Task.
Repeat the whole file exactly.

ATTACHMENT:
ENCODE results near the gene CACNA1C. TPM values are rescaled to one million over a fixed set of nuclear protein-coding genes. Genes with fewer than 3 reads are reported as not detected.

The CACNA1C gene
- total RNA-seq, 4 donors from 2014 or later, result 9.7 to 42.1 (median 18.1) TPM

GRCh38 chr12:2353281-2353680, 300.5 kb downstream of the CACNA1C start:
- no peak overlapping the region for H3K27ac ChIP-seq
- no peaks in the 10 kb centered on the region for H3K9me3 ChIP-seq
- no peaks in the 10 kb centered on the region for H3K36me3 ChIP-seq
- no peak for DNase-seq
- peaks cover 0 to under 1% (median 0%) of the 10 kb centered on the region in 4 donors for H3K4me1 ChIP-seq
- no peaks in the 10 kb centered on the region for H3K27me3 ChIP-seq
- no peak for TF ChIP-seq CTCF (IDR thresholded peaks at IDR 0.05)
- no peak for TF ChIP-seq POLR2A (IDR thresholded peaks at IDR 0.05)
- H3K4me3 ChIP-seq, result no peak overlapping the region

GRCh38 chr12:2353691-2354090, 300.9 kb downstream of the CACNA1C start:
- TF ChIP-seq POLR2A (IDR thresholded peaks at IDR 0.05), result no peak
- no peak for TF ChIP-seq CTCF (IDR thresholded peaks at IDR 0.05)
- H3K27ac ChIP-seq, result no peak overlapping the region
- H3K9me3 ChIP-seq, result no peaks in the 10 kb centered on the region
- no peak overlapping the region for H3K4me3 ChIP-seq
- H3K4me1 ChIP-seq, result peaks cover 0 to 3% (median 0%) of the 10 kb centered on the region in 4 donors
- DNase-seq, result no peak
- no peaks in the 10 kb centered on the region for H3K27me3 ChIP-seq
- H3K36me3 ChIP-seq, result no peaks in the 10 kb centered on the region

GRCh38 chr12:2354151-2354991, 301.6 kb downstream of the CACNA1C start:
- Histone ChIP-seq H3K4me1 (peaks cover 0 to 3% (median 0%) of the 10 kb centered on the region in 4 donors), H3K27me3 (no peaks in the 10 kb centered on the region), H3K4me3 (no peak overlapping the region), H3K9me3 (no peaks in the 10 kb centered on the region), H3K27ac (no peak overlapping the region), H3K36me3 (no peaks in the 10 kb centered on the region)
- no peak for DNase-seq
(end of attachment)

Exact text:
ENCODE results near the gene CACNA1C. TPM values are rescaled to one million over a fixed set of nuclear protein-coding genes. Genes with fewer than 3 reads are reported as not detected.

The CACNA1C gene
- total RNA-seq, 4 donors from 2014 or later, result 9.7 to 42.1 (median 18.1) TPM

GRCh38 chr12:2353281-2353680, 300.5 kb downstream of the CACNA1C start:
- no peak overlapping the region for H3K27ac ChIP-seq
- no peaks in the 10 kb centered on the region for H3K9me3 ChIP-seq
- no peaks in the 10 kb centered on the region for H3K36me3 ChIP-seq
- no peak for DNase-seq
- peaks cover 0 to under 1% (median 0%) of the 10 kb centered on the region in 4 donors for H3K4me1 ChIP-seq
- no peaks in the 10 kb centered on the region for H3K27me3 ChIP-seq
- no peak for TF ChIP-seq CTCF (IDR thresholded peaks at IDR 0.05)
- no peak for TF ChIP-seq POLR2A (IDR thresholded peaks at IDR 0.05)
- H3K4me3 ChIP-seq, result no peak overlapping the region

GRCh38 chr12:2353691-2354090, 300.9 kb downstream of the CACNA1C start:
- TF ChIP-seq POLR2A (IDR thresholded peaks at IDR 0.05), result no peak
- no peak for TF ChIP-seq CTCF (IDR thresholded peaks at IDR 0.05)
- H3K27ac ChIP-seq, result no peak overlapping the region
- H3K9me3 ChIP-seq, result no peaks in the 10 kb centered on the region
- no peak overlapping the region for H3K4me3 ChIP-seq
- H3K4me1 ChIP-seq, result peaks cover 0 to 3% (median 0%) of the 10 kb centered on the region in 4 donors
- DNase-seq, result no peak
- no peaks in the 10 kb centered on the region for H3K27me3 ChIP-seq
- H3K36me3 ChIP-seq, result no peaks in the 10 kb centered on the region

GRCh38 chr12:2354151-2354991, 301.6 kb downstream of the CACNA1C start:
- Histone ChIP-seq H3K4me1 (peaks cover 0 to 3% (median 0%) of the 10 kb centered on the region in 4 donors), H3K27me3 (no peaks in the 10 kb centered on the region), H3K4me3 (no peak overlapping the region), H3K9me3 (no peaks in the 10 kb centered on the region), H3K27ac (no peak overlapping the region), H3K36me3 (no peaks in the 10 kb centered on the region)
- no peak for DNase-seq